Even though I have been able to eat like normal at home, this one simple lunch at the garden center was enough to make me go into panic mode. Luckily, I was able to get some of my composure back and was able to continue the journey through the center. Nonetheless, I was not able to calm down again, I was just hanging on the precipice of chaos while pushing my jolly little cart with flowers around. I do not think I have ever felt this disconnected from reality or “here and now”, I was completely lost in my own screaming head.
Now, in hindsight, I realize what happened next and how it happened, but the next moment I almost fainted in the middle of that garden center… Again, not exactly the aesthetic that I am going for in life…
Some VERY deep breathing and leaning on the cart helped me through this one, but I was done after this. I was exhausted, with an intense headache. Luckily, our outing had come to a close and I had the opportunity to decompress in the car.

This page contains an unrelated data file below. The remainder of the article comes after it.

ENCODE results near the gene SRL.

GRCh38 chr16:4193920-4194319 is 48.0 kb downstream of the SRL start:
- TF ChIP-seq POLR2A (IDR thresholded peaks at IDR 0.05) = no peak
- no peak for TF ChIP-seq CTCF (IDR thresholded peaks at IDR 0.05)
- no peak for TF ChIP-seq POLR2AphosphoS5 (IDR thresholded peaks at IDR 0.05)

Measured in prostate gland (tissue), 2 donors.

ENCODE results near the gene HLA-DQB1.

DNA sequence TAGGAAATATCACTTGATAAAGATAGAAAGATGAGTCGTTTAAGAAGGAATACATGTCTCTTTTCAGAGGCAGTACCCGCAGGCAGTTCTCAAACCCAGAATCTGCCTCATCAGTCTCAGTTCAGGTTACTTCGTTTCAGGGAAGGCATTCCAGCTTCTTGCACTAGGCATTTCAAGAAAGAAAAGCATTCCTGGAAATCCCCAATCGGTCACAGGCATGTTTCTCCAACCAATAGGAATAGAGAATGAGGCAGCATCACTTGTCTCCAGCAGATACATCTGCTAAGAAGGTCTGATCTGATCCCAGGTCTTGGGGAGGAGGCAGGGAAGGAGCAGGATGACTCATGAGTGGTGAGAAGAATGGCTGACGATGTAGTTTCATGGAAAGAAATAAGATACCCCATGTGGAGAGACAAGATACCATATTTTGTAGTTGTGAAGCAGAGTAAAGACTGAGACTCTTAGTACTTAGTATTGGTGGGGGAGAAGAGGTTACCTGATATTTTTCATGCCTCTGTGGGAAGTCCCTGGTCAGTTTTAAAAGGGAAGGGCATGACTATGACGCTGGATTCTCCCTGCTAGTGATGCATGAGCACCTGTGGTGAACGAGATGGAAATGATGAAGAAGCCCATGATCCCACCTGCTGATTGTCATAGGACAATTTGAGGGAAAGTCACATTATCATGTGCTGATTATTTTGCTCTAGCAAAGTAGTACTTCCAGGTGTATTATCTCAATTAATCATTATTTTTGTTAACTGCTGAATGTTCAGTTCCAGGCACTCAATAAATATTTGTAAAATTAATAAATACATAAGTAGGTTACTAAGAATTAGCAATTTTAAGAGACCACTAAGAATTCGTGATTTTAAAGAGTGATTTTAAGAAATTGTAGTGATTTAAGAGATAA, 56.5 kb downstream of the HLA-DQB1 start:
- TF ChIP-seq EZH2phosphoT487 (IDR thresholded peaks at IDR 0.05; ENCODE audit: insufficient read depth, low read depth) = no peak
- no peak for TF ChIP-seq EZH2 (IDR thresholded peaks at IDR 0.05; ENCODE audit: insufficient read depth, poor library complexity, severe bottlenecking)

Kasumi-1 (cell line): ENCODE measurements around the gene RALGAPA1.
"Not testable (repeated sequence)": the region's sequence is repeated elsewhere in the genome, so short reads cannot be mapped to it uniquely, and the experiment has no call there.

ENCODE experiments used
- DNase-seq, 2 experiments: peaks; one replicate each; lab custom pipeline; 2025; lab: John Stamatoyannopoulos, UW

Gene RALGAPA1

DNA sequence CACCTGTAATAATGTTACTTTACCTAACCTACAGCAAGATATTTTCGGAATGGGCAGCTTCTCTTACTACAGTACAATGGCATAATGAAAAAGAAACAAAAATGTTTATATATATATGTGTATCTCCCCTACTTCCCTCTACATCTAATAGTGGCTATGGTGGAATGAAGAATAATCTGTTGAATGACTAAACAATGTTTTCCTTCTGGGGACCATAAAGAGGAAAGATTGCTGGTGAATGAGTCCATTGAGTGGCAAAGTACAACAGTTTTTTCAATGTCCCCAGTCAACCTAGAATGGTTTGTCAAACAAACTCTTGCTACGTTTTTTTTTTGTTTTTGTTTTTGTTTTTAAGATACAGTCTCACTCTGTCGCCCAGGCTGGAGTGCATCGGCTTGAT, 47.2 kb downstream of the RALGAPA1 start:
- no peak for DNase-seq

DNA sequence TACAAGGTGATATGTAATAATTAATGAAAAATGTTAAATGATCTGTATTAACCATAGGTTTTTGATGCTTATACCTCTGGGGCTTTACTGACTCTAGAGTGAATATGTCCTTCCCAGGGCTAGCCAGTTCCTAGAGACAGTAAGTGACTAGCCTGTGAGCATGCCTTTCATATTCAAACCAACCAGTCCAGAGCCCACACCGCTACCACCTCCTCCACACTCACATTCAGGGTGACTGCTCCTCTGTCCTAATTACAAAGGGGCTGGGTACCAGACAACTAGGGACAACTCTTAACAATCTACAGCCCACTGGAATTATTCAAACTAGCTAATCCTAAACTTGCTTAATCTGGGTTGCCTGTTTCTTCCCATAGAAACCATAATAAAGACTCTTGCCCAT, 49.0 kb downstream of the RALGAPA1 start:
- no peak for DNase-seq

When we got home, I realized how unhappy I was with this situation, and how stupid it is that I am going through such intense symptoms over such a little thing as eating a sausage roll with my parents in a garden center. And I felt extremely downtrodden and just plain sad over my own situation.
I did not have any energy left to do work that afternoon, so I spent all afternoon in bed, with my laptop, reading articles and listening to podcasts about anxiety, anxiety attacks, stress, and personal stories of people who have gone through similar situations like I am going through now.
I listened to this very short, yet interesting video of Jordan Peterson who gave me some perspective on why I felt like I was going to faint while walking again: